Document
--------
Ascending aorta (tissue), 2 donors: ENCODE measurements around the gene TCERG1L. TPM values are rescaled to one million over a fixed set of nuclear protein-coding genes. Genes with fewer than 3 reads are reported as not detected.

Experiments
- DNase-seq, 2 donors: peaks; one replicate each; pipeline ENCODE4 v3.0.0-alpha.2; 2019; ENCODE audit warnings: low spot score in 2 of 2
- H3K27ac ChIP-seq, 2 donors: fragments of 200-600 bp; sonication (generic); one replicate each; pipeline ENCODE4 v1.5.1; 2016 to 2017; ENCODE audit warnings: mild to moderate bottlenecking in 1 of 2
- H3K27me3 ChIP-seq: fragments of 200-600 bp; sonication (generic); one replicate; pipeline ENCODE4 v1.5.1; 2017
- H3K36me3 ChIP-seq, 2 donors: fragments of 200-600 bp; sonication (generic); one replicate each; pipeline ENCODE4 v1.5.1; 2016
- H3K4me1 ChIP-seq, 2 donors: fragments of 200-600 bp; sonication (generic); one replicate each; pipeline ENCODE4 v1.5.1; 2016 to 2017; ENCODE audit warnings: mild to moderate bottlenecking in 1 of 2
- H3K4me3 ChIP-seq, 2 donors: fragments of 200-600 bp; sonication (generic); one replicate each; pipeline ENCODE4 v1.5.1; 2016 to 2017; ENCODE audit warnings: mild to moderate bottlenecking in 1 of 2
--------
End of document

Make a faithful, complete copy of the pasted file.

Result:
Ascending aorta (tissue), 2 donors: ENCODE measurements around the gene TCERG1L. TPM values are rescaled to one million over a fixed set of nuclear protein-coding genes. Genes with fewer than 3 reads are reported as not detected.

Experiments
- DNase-seq, 2 donors: peaks; one replicate each; pipeline ENCODE4 v3.0.0-alpha.2; 2019; ENCODE audit warnings: low spot score in 2 of 2
- H3K27ac ChIP-seq, 2 donors: fragments of 200-600 bp; sonication (generic); one replicate each; pipeline ENCODE4 v1.5.1; 2016 to 2017; ENCODE audit warnings: mild to moderate bottlenecking in 1 of 2
- H3K27me3 ChIP-seq: fragments of 200-600 bp; sonication (generic); one replicate; pipeline ENCODE4 v1.5.1; 2017
- H3K36me3 ChIP-seq, 2 donors: fragments of 200-600 bp; sonication (generic); one replicate each; pipeline ENCODE4 v1.5.1; 2016
- H3K4me1 ChIP-seq, 2 donors: fragments of 200-600 bp; sonication (generic); one replicate each; pipeline ENCODE4 v1.5.1; 2016 to 2017; ENCODE audit warnings: mild to moderate bottlenecking in 1 of 2
- H3K4me3 ChIP-seq, 2 donors: fragments of 200-600 bp; sonication (generic); one replicate each; pipeline ENCODE4 v1.5.1; 2016 to 2017; ENCODE audit warnings: mild to moderate bottlenecking in 1 of 2